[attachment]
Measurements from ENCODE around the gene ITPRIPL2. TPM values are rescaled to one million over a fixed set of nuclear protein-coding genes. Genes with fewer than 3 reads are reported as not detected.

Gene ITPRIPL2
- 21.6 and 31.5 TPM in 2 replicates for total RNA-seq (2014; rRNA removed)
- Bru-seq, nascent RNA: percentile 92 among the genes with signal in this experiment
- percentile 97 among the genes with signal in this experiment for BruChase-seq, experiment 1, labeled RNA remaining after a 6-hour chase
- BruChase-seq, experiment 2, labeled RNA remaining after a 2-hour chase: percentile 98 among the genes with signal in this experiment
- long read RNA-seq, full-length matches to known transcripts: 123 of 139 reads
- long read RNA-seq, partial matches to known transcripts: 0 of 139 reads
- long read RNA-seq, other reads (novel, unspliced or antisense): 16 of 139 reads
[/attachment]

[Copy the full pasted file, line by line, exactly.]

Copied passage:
Measurements from ENCODE around the gene ITPRIPL2. TPM values are rescaled to one million over a fixed set of nuclear protein-coding genes. Genes with fewer than 3 reads are reported as not detected.

Gene ITPRIPL2
- 21.6 and 31.5 TPM in 2 replicates for total RNA-seq (2014; rRNA removed)
- Bru-seq, nascent RNA: percentile 92 among the genes with signal in this experiment
- percentile 97 among the genes with signal in this experiment for BruChase-seq, experiment 1, labeled RNA remaining after a 6-hour chase
- BruChase-seq, experiment 2, labeled RNA remaining after a 2-hour chase: percentile 98 among the genes with signal in this experiment
- long read RNA-seq, full-length matches to known transcripts: 123 of 139 reads
- long read RNA-seq, partial matches to known transcripts: 0 of 139 reads
- long read RNA-seq, other reads (novel, unspliced or antisense): 16 of 139 reads